Inquisitor tells you a lot about the game from its name alone. The game asks one major question through its setting, a hellish medieval world where demons and devils are quite real. That question is simple: if the 12th century inquisition was right about how thousands of witches and devil worshippers were summoning agents of Satan into the world, would their brutal methods have been justified? The answer, however, is far less clear.
The back story of Inquisitor is fascinating. The game is a throwback to older CRPGs like Baldur’s Gate or Diablo 2, but the long development time puts a whole new spin on the word retro.Development began thirteen years ago, around the release of the first Baldur’s Gate. So what seems charmingly old school now was once intended to be cutting edge, making for a game that can well and truly be called retro, and it does show. The graphics consists of great looking sprite art pieces that scale nicely to higher resolutions, definitely harking back to the beautiful 2D landscapes of Icewind Dale and others.
In Inquisitor, you play as a member of the Inquisition sent to stop the overwhelming onslaught of evil sweeping the land, taking the form of orcs, ogres, and other such traditional enemies. Supposedly, the apocalypse is nigh as morality is at an all time low, so you absolutely need to track down any heretics and, er, persuade them to confess their crimes. While you technically play as a member of a holy office, the game itself thrusts you into a world that is anything but righteous. It’s a thoroughly grimy, depraved world where you really can’t trust anyone, but it is also rather well fleshed-out. There are tons of words and descriptions (rather well translated from the developer’s native tongue) for everything from the biggest piece of plate armor to the lowliest health potion. The GOG version also includes a ton of “feelies”, PDFs of tomes and spell books from the world of the game for you to nerd out with. Not to be left out, the dialogue is incredibly thorough and verbose as well, which plays into the big, unique twist for the game.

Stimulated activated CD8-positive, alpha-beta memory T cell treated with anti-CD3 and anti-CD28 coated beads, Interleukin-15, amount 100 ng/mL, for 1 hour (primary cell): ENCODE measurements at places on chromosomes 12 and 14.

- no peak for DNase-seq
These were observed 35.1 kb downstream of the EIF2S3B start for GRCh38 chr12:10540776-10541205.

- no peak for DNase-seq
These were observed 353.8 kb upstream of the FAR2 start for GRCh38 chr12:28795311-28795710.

Like any action RPG, you’ll be crawling through dungeons, but far more compelling is the actual act of investigating crimes against the church. By thoroughly questioning each member of your current base of operations, you can track down gossip, rumors, and evidence from paranoid townsfolk pointing the finger at everyone else. It’s up to you to carefully read through the reams of dialogue and suss out the truth, but it becomes tricky when everyone seems to be willing to lie. Torture, the inquisition’s method of choice, can elicit the truth, but can also stir false confessions. You can also confront liars with new evidence and proof, making for a very compelling system that you wouldn’t find anywhere else.